# Confusing memory allocations when using the integrator of DifferentialEquations.jl

Here is a prototype of my problem:

using OrdinaryDiffEq
n = 2^18;
u0 = rand(ComplexF64, n);

function f(du, u, p, t)
for i in 1:length(u)
du[i] = -1.0im * u[i]
end
return
end

mutable struct A
u0::Vector{ComplexF64}
integrator

function A(u0)
a = new()
a.u0 = u0
prob = ODEProblem(f, u0, (0, 1), nothing)
a.integrator = init(prob, Tsit5(), save_on=false, save_start=false, save_end=false, calck=false, alias_u0=true, abstol=1e-8, reltol=1e-8);
return a
end
end

function g(u1, u2)
x = 0.0im
for i in 1:length(u1)
x += u1[i] * conj(u2[i])
end
return x
end

function g2(a::A)
u1 = a.u0
u2 = a.integrator.u
x = 0.0im
for i in 1:length(u1)
x += u1[i] * conj(u2[i])
end
return x
end

a = A(u0);
step!(a.integrator, 1, true)


Basically, g() and g2() calculate the dot product of the initial and final states. (Yes, I could have used dot(), but this is a prototype.) Naively, I expect they behave similarly. It turns out that g2() allocates extra memory in each call. Can someone please give me some insight? Thanks!

julia> @time g(a.u0, a.integrator.u)
0.000627 seconds (1 allocation: 32 bytes)
174863.6176038208 + 0.0im

julia> @time g2(a)
0.042788 seconds (1.57 M allocations: 43.992 MiB, 36.44% gc time)
174863.6176038208 + 0.0im


Your struct isn’t type stable. Specifically, the compiler can’t figure out what the type of a.integrator is.

mutable struct A{I}
u0::Vector{ComplexF64}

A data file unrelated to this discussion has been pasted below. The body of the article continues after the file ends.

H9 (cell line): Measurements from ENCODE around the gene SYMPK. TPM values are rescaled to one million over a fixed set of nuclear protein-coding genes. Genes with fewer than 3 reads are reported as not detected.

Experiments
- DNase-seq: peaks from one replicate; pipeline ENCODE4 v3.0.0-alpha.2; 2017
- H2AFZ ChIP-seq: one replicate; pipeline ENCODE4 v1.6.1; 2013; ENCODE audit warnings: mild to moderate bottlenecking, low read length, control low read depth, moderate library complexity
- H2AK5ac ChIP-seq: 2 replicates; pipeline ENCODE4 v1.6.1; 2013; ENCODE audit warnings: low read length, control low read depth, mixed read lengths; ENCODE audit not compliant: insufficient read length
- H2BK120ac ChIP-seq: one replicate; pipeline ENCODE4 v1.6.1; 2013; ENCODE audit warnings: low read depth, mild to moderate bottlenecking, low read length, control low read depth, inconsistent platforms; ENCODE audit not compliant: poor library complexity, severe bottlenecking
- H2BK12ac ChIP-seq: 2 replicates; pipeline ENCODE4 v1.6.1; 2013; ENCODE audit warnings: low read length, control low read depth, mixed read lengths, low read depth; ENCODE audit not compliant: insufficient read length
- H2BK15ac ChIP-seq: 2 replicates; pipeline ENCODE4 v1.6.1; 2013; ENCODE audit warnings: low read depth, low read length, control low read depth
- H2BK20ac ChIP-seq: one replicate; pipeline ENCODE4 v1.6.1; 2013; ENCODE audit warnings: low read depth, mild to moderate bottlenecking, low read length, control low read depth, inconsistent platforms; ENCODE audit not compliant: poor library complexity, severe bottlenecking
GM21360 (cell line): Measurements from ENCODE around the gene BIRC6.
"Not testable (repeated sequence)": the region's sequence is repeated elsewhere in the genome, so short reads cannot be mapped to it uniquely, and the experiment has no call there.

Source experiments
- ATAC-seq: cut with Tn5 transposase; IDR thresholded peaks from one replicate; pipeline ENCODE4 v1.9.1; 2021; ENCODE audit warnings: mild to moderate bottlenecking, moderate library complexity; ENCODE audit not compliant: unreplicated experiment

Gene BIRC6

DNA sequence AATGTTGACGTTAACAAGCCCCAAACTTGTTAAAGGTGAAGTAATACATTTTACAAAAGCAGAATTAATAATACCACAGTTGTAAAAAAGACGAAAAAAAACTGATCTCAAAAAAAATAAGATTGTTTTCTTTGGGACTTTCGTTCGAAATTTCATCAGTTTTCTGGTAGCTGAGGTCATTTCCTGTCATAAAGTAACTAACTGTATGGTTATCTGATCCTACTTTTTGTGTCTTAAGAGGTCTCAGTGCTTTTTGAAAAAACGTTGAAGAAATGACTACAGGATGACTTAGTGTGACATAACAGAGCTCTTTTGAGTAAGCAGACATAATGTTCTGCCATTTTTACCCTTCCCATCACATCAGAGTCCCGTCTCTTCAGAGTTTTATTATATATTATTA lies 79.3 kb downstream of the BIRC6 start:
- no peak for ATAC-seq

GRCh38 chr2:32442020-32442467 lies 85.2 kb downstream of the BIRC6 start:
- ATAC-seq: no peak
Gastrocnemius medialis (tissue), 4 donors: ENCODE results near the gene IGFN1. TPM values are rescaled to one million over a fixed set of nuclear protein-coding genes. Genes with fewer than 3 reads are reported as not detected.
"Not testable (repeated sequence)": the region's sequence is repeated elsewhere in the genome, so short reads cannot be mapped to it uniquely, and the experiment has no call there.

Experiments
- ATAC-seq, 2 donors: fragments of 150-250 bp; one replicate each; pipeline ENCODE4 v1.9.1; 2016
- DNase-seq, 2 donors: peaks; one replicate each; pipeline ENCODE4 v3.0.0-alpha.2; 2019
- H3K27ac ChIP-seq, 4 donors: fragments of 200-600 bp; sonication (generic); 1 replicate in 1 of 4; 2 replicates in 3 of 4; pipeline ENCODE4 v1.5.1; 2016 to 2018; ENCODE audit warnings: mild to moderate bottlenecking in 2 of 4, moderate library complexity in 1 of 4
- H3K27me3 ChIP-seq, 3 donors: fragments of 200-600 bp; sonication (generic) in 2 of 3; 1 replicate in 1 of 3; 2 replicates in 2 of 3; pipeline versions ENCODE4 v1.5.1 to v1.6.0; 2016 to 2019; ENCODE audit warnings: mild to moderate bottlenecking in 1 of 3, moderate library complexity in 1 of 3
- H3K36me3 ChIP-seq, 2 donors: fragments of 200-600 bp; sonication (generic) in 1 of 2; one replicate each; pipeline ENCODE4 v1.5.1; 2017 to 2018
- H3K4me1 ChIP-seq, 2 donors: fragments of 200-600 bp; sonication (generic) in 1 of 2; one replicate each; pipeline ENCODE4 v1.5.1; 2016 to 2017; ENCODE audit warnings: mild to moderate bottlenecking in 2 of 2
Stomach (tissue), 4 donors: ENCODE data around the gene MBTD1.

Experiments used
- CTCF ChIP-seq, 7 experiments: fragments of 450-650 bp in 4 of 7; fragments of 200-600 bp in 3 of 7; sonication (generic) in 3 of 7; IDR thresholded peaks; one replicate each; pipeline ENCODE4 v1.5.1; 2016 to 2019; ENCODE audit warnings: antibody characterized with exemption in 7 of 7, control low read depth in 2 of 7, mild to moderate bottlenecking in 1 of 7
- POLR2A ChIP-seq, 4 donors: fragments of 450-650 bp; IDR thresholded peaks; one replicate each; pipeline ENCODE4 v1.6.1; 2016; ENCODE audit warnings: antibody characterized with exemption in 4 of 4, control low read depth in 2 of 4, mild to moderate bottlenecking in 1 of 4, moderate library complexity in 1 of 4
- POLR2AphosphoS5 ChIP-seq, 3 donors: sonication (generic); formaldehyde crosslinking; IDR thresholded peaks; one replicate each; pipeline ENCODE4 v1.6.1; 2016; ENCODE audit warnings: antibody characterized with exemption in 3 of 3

integrator::I


Indeed. Since I know the type of a.integrator.u, the problem is fixed by redefining g2().

function g2(a::A)
u1 = a.u0
u2 = a.integrator.u::Vector{ComplexF64}
x = 0.0im
for i in 1:length(u1)
x += u1[i] * conj(u2[i])
end
return x
end


It would work except that the concrete type of an ODE integrator is very complicated

That’s why you just parameterize it as I.

In my problem I don’t know the concrete type of the integrator until during the construction of the structure …

You don’t need to. Use parametric typing.

struct A{T}
x::T
end

A(2.0) # A{Float64}(2.0)
A(2) # A{Int}(2)


In the code example I posted, the type of a.integrator is known inside the constructor. It is given by init()depending on the parameters I chose.

mutable struct A{I}
u0::Vector{ComplexF64}
integrator::I

function A(u0)
u0 = u0
prob = ODEProblem(f, u0, (0, 1), nothing)
integrator = init(prob, Tsit5(), save_on=false, save_start=false, save_end=false, calck=false, alias_u0=true, abstol=1e-8, reltol=1e-8);
return new(u0,integrator)
end
end


Thanks for the suggestions @ChrisRackauckas. I misremembered. I actually passed a as the last parameter to ODEProblem() (replacing nothing) in the real code. Because Julia doesn’t support mutual reference, I defined a.integrator not in the constructor but in a separate function.